The military frequently utilizes LASIK over glasses and contact lenses as a safe way for soldiers to see better under challenging conditions. A study of Navy pilots who had undergone LASIK found that 95.9% believed that LASIK had improved their effectiveness as naval aviators and 99.6% would recommend the same treatment to others. This peer-reviewed study was published in the Journal of Cataract and Refractive Surgery in July 2013.
This is powerful information, but as a patient you still need to ask important questions to determine if you are a good candidate for LASIK. In the end, a patient’s decision to have LASIK must be a truly informed decision, driven by information from the ophthalmologist chosen to perform the procedure. And even if you decide you want LASIK surgery, you may be one of approximately 20% of potential patients who, during testing, are deemed ineligible for LASIK. You must have the right eyeglass prescription, the proper corneal curvature and thickness, and be free of autoimmune and other diseases.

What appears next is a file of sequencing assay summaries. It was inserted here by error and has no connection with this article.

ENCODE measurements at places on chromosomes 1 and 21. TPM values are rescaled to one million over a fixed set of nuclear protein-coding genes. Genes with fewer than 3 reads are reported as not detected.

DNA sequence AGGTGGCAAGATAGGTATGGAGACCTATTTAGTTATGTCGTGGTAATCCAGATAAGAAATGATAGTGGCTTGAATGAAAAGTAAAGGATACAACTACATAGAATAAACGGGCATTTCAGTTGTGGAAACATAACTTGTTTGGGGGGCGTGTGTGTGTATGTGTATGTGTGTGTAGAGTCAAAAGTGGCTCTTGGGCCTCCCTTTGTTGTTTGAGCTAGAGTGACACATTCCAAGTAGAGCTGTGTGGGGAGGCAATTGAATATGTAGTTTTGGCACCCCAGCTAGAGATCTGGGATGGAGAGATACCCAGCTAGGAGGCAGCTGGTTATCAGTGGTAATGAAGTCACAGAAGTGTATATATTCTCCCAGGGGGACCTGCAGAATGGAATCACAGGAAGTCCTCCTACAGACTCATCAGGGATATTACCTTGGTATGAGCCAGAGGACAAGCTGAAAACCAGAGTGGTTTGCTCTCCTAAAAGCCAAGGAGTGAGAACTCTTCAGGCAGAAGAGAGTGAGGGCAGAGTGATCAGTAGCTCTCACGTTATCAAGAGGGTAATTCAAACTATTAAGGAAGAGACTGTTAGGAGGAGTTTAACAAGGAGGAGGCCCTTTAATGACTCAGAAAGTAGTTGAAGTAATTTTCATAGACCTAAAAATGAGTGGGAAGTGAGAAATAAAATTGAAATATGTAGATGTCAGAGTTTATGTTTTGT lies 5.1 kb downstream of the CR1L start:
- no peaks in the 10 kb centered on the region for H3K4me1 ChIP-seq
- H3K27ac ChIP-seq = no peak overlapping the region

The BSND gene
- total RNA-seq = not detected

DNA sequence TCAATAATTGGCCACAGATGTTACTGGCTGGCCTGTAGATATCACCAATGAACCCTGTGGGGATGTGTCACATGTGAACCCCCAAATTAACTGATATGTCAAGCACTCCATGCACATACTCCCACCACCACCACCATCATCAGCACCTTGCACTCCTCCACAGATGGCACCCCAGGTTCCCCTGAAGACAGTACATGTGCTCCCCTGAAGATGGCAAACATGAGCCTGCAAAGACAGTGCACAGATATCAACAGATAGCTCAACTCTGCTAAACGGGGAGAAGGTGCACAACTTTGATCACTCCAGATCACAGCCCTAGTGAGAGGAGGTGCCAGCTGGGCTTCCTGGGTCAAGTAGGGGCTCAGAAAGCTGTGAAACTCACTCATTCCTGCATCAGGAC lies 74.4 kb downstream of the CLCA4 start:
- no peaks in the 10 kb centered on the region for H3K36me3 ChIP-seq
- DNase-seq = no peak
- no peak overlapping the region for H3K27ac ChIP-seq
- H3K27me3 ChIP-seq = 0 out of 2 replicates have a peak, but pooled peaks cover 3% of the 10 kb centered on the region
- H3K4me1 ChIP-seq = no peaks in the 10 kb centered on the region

The choice of an ophthalmologist is equally important. Make sure you choose an experienced, board-certified ophthalmologist. Search several directories when looking for an eye surgeon, in order to gather a more complete picture of the surgeons available in your area. Most ranking sites do not check physician credentials, so be sure to research their credentials thoroughly prior to making a final decision.
Whichever ophthalmologist you choose, you should discuss risk factors with your doctor and carefully weigh the benefits and risks before deciding to undergo this or any surgery. LASIK is not for everyone. If you have questions, it may be a good idea to get a second opinion.